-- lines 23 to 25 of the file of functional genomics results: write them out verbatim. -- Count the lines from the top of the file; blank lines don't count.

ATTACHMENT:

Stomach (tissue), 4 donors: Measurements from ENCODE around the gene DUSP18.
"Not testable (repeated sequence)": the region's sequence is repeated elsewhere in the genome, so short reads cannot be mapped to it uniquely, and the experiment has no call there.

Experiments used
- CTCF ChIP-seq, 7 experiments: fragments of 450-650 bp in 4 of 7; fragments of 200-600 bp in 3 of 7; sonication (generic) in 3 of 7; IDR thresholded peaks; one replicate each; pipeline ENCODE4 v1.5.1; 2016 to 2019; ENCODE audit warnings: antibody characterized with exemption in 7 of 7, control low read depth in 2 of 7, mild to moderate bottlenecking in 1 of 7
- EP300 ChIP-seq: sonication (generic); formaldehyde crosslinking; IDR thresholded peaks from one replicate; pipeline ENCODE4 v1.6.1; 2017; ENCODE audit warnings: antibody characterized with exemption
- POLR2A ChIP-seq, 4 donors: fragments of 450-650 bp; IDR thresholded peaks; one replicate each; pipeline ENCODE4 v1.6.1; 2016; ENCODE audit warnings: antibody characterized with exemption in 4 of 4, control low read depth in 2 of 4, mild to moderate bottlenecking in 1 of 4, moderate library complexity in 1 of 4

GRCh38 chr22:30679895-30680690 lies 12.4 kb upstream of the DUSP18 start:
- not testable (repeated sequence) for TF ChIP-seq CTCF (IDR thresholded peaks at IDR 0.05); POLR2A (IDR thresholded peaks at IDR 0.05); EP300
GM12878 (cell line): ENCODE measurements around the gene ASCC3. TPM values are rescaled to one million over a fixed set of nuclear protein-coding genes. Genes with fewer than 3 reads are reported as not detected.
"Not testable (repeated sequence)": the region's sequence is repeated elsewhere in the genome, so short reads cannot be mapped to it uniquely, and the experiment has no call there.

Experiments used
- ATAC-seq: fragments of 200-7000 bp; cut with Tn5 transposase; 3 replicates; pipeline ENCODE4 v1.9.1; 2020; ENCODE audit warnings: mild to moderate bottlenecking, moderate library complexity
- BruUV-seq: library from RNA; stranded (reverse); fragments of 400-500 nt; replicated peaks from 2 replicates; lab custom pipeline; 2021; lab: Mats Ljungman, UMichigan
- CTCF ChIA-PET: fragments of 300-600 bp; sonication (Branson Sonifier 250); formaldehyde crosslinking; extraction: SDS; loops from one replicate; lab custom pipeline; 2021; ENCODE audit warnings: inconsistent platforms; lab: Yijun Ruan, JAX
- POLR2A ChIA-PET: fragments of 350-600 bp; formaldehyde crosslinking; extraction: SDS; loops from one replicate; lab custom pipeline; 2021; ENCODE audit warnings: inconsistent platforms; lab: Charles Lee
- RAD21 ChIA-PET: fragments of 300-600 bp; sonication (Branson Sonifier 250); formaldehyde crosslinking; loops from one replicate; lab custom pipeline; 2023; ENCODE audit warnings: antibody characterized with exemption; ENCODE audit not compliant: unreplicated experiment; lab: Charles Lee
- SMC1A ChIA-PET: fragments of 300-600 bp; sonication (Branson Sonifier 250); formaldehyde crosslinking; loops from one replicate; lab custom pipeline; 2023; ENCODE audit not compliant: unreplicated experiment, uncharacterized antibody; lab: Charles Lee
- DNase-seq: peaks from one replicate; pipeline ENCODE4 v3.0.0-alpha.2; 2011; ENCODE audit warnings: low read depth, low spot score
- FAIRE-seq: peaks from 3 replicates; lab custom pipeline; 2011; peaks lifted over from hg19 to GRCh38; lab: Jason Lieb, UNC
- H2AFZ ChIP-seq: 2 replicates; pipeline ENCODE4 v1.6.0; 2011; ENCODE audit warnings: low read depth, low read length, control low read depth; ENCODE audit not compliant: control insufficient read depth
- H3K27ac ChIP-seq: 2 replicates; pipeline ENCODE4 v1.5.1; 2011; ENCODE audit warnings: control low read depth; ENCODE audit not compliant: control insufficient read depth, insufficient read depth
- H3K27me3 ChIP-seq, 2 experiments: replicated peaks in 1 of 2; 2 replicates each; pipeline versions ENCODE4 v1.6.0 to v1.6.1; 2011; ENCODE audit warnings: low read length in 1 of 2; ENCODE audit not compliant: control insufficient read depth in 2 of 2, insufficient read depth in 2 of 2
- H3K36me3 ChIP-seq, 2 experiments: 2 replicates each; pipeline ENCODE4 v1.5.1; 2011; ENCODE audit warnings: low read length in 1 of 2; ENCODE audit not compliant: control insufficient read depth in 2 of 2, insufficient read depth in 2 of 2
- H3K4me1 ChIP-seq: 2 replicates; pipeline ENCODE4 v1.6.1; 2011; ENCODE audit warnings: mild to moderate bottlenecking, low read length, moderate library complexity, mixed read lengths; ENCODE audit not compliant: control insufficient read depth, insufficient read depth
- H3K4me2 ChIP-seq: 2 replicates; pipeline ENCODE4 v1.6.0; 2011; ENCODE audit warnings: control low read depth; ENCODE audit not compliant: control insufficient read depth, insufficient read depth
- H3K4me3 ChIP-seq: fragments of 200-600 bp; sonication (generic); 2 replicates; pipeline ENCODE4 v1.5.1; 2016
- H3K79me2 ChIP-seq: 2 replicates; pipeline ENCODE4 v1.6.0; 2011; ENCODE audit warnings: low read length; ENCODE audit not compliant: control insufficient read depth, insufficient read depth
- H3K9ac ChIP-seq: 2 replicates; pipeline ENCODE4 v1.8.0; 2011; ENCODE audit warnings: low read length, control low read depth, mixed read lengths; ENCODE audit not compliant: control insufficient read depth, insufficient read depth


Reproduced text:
- H3K36me3 ChIP-seq, 2 experiments: 2 replicates each; pipeline ENCODE4 v1.5.1; 2011; ENCODE audit warnings: low read length in 1 of 2; ENCODE audit not compliant: control insufficient read depth in 2 of 2, insufficient read depth in 2 of 2
- H3K4me1 ChIP-seq: 2 replicates; pipeline ENCODE4 v1.6.1; 2011; ENCODE audit warnings: mild to moderate bottlenecking, low read length, moderate library complexity, mixed read lengths; ENCODE audit not compliant: control insufficient read depth, insufficient read depth
- H3K4me2 ChIP-seq: 2 replicates; pipeline ENCODE4 v1.6.0; 2011; ENCODE audit warnings: control low read depth; ENCODE audit not compliant: control insufficient read depth, insufficient read depth